CPI training equips staff with strategies to effectively and professionally intervene both verbally and physically in a manner that protects an individual’s dignity. While the goal is to avoid the use of restraint and seclusion, it is also imperative that interventions used for physical restraint or seclusion provide for as much dignity as possible. CPI physical interventions are designed for safety and allow for a Therapeutic Rapport to be re-established with the individual who has lost control. Staying calm, professional, and rational in the face of escalating behavior is not always intuitive for people. Training staff in safe and effective strategies for recognizing potential crisis situations, as well as in developing de-escalation, Empathic Listening, limit setting, and debriefing skills, along with the safe use of personal safety and physical restraint skills, is imperative in creating a safe facility climate. With ongoing training and retraining, staff will be much more likely to respond with a trained response, versus a primal or an inappropriate response.

“Facility” means:

  • A home and community support services agency licensed to provide home health services that employs at least 2 registered nurses;
  • A hospital licensed under Texas law or a hospital maintained or operated by an agency of the state;
  • A nursing facility that employs at least 2 registered nurses;
  • An ambulatory surgical center;
  • A freestanding emergency medical care facility; and
  • A mental hospital

Each health care facility must establish a workplace violence prevention committee to develop a workplace violence prevention plan.

CPI Alignment

As part of a comprehensive violence prevention initiative, CPI recommends that organizations adopt policies and procedures that reflect the philosophy and strategies taught in the NCI Training Program. CPI offers a variety of resources, tools and services that support organizations seeking to update their policies and procedures.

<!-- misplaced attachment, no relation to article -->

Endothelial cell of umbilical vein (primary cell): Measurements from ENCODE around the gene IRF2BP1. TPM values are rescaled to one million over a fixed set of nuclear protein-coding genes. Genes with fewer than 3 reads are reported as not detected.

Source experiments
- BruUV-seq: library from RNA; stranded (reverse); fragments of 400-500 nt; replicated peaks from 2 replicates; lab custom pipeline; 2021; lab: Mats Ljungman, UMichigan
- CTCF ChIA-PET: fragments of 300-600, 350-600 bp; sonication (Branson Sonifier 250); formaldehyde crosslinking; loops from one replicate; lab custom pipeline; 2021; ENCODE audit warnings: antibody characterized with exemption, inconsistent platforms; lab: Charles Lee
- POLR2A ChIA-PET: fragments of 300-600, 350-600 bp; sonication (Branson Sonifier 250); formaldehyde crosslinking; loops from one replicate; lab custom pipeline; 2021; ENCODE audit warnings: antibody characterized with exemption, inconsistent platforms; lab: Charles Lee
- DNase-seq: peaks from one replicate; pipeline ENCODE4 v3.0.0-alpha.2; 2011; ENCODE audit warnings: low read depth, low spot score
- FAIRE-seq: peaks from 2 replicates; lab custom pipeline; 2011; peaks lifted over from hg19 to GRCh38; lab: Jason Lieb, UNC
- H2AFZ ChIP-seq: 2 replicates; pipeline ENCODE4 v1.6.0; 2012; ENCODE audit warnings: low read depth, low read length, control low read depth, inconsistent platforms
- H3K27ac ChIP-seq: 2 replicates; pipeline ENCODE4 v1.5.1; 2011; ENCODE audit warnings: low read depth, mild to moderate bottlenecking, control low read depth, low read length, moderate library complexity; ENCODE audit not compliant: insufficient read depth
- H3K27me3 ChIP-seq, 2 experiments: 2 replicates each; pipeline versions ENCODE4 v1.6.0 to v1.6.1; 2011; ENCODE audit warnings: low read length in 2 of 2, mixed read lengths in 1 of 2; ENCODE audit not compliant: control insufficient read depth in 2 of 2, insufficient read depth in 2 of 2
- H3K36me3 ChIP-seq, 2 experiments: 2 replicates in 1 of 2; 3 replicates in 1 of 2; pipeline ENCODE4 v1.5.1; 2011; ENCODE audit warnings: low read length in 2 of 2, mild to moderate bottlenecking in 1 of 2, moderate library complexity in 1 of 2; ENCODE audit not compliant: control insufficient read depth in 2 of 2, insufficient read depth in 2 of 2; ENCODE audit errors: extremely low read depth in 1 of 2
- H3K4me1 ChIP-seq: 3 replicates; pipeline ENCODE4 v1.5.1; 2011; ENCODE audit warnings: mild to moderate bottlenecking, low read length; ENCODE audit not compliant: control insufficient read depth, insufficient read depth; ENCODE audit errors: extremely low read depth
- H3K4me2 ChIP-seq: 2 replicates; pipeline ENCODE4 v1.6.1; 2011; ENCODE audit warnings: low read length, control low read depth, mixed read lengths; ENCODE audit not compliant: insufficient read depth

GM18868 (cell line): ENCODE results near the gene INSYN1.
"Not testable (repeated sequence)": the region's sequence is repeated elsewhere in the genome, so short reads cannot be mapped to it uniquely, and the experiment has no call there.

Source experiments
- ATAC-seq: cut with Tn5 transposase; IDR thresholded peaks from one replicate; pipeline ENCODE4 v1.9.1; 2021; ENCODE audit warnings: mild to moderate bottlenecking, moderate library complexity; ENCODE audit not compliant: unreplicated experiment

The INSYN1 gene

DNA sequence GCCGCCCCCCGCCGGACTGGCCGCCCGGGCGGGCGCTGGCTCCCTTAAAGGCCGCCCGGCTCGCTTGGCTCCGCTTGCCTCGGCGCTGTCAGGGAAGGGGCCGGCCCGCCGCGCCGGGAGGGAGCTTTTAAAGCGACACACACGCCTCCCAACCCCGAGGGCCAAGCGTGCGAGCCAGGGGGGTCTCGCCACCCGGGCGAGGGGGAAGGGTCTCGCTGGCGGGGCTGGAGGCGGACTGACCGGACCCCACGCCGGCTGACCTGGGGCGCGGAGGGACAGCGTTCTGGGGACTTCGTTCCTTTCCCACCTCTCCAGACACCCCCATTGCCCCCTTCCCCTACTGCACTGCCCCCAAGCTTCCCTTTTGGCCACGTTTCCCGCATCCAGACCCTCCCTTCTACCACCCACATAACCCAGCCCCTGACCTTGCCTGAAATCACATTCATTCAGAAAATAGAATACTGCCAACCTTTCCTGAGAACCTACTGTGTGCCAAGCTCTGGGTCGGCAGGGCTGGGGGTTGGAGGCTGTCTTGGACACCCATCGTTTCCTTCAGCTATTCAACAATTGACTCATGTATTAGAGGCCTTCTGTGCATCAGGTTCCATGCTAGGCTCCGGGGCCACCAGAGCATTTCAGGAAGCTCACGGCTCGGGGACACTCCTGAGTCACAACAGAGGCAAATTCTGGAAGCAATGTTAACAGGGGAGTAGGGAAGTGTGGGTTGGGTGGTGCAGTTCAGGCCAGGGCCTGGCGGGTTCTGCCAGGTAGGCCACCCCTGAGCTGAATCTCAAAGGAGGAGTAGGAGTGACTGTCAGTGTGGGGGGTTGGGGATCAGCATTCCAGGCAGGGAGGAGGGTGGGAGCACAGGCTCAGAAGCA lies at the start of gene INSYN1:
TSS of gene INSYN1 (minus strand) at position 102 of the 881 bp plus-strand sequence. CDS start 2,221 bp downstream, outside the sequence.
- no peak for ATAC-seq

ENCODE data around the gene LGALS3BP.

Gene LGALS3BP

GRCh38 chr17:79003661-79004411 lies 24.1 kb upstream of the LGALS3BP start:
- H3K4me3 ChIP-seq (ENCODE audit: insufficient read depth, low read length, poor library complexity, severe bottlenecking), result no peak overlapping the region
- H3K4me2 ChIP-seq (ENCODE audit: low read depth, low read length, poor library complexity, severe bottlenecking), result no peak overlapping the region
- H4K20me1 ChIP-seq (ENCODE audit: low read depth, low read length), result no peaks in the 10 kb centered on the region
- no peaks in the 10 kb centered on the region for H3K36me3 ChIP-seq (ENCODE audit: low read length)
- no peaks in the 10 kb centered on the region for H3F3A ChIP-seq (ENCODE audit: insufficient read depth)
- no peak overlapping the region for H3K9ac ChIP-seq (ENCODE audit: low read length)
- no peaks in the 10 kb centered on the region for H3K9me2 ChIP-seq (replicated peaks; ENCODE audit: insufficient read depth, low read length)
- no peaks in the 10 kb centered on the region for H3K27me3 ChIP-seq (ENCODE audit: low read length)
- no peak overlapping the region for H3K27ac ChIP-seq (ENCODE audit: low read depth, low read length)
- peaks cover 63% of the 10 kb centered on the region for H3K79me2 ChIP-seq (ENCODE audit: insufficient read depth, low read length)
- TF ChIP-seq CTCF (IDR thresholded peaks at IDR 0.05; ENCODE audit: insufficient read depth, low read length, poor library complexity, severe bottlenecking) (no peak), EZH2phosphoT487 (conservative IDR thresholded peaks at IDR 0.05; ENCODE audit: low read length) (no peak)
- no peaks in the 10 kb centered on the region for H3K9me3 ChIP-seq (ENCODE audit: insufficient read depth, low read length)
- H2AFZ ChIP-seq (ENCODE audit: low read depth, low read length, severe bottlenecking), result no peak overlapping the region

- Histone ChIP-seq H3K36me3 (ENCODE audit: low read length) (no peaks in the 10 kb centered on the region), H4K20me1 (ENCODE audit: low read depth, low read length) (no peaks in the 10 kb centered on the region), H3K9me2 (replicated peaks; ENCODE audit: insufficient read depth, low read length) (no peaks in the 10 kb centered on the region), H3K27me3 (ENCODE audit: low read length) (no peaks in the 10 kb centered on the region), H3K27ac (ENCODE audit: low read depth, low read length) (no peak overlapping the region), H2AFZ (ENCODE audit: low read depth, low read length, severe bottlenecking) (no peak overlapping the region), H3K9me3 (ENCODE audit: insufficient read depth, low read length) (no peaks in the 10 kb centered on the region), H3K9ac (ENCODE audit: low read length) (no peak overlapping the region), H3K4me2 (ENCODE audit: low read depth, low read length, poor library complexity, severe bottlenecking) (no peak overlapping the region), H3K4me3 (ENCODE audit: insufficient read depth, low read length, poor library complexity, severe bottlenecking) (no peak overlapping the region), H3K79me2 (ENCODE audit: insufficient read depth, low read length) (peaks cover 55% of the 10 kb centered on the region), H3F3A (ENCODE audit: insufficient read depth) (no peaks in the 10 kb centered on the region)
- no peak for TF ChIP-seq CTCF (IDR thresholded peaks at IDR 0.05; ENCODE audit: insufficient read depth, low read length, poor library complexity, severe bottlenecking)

A facility’s WPVP Plan must:

  • Require the facility to provide at least annual WPVP training or education to the facility’s health care providers and employees, including temporary employees, who provide direct patient care

CPI Alignment

CPI recognizes and supports that training is an ongoing process, not a one-time event. CPI recommends that staff either be retrained in the NCI Training Program— or that staff attend a formal refresher training—every 6-12 months. Further, CPI supports the implementation of regular drills, rehearsals, and practice sessions for staff; these are to include additional practice, and they are to apply both verbal and physical intervention skills to unique situations that may arise. CPI suggests that these sessions be recorded to help Certified Instructors keep track and assess which staff need additional training, as well as to assess staff competency in applying the skills learned in the NCI Training Program.

A facility’s WPVP Plan must:

  • Prescribe a system for responding to and investigating violent incidents or potentially violent incidents at the facility

CPI Alignment